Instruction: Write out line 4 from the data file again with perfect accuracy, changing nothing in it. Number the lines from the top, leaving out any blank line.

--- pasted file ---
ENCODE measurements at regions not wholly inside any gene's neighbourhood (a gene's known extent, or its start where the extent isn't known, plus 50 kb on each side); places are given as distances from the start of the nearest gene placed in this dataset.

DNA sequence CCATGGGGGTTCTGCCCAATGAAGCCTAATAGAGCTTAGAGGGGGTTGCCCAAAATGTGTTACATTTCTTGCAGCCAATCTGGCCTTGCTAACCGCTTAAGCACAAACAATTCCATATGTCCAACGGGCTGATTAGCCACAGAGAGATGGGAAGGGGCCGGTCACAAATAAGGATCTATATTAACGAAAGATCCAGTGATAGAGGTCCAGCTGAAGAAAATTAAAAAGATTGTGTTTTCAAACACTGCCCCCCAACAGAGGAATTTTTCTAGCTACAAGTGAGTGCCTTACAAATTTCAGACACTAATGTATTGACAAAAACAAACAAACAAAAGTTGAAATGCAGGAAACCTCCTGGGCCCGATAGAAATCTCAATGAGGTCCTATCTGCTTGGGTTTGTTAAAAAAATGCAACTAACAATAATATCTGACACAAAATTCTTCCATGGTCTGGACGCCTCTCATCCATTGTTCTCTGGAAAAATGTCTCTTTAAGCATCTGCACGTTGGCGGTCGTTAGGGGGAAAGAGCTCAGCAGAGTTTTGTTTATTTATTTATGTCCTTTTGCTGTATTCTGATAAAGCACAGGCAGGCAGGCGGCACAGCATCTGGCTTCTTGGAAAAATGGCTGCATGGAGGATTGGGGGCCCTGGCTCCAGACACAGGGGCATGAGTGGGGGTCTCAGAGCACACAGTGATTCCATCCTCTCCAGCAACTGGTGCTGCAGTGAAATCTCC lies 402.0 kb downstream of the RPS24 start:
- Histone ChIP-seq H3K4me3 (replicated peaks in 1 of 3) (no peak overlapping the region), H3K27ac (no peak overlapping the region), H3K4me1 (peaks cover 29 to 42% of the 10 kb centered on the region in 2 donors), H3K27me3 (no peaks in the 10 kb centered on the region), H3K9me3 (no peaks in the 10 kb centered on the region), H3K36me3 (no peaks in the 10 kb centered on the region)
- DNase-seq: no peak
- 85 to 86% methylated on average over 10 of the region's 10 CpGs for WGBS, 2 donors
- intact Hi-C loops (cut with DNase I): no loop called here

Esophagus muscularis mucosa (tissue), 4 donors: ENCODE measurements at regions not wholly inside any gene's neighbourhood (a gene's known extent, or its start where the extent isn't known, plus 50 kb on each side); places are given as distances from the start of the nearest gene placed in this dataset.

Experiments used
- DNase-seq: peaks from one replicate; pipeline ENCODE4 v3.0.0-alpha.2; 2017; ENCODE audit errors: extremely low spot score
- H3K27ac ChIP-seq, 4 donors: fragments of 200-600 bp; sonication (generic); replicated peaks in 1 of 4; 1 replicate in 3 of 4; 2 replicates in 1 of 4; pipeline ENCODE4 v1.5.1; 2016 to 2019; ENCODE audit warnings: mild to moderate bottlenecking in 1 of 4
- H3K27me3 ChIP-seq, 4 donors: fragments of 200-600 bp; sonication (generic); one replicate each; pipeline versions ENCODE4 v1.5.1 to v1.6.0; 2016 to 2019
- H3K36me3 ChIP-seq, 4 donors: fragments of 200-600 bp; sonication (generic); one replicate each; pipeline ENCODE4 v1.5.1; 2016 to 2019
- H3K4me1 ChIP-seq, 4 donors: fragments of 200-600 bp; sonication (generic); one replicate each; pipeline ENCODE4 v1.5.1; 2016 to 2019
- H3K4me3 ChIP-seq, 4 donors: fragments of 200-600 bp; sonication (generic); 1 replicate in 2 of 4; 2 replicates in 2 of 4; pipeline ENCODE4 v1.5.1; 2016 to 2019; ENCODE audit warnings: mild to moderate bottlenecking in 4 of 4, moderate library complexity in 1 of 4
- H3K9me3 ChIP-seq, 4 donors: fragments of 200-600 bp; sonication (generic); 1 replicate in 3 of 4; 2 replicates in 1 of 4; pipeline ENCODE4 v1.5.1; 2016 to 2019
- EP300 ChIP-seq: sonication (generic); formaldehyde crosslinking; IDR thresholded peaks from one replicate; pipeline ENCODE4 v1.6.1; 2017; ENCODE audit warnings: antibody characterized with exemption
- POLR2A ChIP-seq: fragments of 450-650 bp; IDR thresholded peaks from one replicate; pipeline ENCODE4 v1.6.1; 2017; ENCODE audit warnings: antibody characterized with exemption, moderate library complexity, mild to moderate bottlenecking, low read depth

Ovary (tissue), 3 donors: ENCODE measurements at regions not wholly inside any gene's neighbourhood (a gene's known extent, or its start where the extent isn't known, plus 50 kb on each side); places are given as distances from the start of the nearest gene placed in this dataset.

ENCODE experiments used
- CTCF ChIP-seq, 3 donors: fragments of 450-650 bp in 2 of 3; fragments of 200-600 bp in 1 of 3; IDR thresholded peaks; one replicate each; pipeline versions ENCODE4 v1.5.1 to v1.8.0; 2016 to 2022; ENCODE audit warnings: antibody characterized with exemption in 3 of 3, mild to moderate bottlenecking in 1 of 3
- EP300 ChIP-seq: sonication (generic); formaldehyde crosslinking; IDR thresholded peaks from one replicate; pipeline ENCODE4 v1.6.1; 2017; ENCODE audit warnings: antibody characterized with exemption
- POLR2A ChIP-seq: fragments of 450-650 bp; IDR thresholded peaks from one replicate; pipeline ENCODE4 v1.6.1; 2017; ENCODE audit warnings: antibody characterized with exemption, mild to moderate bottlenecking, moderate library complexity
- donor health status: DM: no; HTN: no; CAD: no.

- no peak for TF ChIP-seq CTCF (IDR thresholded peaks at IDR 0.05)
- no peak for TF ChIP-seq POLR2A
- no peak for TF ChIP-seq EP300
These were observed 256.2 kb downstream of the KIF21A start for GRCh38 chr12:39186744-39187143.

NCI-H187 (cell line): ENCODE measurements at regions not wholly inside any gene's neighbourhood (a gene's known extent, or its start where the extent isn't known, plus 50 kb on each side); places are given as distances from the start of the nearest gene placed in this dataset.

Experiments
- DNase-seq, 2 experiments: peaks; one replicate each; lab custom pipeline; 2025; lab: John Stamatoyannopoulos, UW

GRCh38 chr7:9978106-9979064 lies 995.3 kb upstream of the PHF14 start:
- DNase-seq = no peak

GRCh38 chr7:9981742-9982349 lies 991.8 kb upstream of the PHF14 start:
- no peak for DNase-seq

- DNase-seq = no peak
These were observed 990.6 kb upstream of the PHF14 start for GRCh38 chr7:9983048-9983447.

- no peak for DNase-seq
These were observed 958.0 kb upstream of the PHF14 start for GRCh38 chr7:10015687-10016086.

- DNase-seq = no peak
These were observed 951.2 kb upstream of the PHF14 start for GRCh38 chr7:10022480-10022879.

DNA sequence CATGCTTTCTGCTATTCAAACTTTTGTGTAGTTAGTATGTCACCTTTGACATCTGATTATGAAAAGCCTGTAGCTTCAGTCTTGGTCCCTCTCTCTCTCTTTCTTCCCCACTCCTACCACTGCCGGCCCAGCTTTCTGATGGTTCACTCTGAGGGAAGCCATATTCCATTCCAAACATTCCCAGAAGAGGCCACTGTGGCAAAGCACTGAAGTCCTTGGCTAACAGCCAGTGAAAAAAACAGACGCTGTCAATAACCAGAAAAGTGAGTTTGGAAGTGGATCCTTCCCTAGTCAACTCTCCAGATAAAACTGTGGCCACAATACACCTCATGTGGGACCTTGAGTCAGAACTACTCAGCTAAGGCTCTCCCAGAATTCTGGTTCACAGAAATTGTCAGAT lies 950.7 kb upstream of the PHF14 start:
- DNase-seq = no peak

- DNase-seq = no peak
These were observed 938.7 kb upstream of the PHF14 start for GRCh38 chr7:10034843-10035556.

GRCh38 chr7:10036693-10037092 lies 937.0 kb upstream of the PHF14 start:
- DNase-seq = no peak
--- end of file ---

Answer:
- DNase-seq: no peak